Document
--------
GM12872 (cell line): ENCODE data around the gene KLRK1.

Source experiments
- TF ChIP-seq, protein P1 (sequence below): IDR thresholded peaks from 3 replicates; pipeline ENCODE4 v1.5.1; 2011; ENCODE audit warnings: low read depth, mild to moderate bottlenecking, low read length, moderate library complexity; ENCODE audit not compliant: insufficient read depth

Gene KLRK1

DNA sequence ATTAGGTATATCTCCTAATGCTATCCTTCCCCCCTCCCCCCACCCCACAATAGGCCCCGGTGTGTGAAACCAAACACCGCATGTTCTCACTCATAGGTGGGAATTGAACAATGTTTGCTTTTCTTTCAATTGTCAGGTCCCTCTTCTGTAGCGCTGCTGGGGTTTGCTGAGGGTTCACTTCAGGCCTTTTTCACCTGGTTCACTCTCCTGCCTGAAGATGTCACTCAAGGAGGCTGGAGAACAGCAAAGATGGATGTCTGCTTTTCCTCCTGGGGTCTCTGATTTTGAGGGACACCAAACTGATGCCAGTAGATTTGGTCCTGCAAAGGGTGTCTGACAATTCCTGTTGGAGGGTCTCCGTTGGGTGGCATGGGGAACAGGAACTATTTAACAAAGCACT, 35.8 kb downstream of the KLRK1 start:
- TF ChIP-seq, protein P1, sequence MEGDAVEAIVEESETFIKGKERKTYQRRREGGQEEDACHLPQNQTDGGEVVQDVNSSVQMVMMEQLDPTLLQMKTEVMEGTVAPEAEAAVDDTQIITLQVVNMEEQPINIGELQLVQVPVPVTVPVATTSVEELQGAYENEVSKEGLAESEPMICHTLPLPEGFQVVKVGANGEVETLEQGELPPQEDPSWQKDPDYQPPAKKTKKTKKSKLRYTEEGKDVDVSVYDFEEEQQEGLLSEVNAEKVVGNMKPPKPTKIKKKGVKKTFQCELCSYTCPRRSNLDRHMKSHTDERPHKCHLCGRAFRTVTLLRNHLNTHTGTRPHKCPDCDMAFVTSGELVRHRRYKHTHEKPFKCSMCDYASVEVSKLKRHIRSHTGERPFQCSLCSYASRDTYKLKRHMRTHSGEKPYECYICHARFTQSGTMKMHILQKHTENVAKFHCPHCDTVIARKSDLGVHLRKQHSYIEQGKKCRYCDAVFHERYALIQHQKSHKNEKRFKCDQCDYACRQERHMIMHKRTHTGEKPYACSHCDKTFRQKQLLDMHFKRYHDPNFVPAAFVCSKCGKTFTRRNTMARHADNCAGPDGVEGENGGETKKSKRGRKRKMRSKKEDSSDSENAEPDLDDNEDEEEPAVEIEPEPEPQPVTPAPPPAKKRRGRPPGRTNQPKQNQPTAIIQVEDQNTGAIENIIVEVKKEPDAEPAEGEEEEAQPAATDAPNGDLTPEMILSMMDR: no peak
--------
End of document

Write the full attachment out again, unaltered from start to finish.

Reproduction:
GM12872 (cell line): ENCODE data around the gene KLRK1.

Source experiments
- TF ChIP-seq, protein P1 (sequence below): IDR thresholded peaks from 3 replicates; pipeline ENCODE4 v1.5.1; 2011; ENCODE audit warnings: low read depth, mild to moderate bottlenecking, low read length, moderate library complexity; ENCODE audit not compliant: insufficient read depth

Gene KLRK1

DNA sequence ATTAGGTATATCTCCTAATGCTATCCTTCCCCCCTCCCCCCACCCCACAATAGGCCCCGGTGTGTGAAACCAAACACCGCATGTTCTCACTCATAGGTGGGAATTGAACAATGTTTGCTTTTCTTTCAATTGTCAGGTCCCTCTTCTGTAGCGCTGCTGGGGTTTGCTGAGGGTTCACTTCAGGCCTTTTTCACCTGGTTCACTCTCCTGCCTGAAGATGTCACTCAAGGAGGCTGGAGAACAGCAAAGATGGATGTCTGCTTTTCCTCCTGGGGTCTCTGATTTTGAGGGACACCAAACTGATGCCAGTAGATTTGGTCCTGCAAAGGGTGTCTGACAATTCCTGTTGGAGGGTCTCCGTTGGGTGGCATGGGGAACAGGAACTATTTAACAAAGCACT, 35.8 kb downstream of the KLRK1 start:
- TF ChIP-seq, protein P1, sequence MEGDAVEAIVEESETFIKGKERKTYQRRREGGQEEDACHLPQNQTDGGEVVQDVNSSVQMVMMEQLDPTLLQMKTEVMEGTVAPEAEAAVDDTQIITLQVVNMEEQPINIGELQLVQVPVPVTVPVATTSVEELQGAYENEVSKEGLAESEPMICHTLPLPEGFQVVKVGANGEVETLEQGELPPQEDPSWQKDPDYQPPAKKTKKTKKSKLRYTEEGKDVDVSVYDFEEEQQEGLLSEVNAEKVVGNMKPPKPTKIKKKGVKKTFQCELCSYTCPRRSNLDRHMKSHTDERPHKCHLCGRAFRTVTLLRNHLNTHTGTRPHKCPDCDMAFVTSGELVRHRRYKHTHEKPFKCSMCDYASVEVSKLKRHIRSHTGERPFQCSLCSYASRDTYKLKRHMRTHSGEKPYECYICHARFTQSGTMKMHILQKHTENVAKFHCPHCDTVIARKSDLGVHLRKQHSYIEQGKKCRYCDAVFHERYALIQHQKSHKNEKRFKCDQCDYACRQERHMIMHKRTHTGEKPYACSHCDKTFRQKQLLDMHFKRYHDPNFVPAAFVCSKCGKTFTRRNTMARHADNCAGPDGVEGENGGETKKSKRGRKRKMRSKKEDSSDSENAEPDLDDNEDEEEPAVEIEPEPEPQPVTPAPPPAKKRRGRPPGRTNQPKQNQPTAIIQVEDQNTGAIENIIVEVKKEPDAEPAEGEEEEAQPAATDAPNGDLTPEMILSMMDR: no peak